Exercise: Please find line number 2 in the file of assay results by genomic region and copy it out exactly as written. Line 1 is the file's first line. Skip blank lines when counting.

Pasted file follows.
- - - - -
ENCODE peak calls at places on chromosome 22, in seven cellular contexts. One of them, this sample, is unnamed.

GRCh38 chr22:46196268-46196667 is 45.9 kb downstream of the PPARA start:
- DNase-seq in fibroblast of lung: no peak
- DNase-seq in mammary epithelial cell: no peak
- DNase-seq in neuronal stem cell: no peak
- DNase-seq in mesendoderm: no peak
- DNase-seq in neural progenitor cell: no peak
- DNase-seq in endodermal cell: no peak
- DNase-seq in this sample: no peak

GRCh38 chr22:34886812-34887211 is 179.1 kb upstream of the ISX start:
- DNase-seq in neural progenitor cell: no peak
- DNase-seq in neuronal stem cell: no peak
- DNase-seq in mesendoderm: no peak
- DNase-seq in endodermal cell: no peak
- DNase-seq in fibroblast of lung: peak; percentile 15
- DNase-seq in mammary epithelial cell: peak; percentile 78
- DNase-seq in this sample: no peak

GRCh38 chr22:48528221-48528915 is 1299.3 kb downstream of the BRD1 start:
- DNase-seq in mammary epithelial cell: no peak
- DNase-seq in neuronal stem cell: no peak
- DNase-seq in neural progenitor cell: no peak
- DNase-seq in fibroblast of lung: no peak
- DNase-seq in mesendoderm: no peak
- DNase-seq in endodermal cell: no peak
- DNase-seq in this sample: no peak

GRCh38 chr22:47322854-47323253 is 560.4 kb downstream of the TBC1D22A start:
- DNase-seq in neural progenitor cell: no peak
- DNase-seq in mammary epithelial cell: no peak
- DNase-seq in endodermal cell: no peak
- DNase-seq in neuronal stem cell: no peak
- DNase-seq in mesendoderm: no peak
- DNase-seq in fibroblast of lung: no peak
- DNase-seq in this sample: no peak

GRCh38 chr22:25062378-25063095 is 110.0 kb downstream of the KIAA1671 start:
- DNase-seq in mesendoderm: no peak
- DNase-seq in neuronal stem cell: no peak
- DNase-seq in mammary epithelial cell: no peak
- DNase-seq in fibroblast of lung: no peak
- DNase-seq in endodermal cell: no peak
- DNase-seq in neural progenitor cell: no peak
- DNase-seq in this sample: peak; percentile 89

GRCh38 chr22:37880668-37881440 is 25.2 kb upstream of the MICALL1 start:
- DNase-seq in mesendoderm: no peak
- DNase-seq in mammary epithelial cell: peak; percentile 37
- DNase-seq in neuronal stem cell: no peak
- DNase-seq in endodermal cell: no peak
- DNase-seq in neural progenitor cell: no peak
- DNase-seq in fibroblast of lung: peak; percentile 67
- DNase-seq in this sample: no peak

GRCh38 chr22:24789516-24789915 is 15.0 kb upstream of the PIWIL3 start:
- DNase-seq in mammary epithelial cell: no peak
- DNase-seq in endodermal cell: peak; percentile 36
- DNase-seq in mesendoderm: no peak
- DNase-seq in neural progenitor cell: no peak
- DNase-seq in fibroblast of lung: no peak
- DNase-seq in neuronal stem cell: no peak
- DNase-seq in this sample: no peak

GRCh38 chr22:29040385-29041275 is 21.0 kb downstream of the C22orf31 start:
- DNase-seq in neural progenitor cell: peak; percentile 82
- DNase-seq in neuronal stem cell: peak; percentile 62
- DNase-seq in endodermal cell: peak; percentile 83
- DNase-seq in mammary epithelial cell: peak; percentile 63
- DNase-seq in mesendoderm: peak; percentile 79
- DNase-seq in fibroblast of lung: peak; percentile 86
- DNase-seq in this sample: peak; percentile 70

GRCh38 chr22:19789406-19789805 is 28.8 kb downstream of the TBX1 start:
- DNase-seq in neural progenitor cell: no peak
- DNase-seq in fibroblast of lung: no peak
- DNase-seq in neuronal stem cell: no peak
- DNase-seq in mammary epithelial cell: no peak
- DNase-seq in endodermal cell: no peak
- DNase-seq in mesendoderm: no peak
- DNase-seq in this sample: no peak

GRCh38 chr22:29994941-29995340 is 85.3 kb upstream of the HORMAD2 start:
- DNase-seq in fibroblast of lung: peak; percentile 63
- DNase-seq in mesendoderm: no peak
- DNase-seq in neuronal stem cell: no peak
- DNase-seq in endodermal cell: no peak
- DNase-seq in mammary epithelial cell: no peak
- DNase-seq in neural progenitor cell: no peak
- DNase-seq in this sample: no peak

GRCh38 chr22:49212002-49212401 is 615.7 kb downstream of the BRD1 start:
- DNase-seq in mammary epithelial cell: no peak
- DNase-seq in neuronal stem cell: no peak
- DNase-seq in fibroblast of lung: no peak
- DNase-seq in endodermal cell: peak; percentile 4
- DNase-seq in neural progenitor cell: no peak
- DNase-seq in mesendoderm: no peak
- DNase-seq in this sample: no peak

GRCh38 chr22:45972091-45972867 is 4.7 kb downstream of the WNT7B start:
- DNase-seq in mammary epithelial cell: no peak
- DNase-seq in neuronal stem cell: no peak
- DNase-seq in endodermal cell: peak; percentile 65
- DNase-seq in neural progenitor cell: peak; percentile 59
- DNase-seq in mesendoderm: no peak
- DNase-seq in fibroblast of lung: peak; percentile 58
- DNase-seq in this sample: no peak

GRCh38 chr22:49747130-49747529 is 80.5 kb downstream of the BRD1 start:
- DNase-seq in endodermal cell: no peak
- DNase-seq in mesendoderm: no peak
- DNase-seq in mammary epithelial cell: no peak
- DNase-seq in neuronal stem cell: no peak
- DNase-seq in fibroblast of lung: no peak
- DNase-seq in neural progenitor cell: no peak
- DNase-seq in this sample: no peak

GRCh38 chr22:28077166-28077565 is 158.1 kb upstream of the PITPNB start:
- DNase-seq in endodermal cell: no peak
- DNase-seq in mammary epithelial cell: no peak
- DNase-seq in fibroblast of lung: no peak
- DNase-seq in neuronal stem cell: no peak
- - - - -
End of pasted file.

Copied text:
GRCh38 chr22:46196268-46196667 is 45.9 kb downstream of the PPARA start: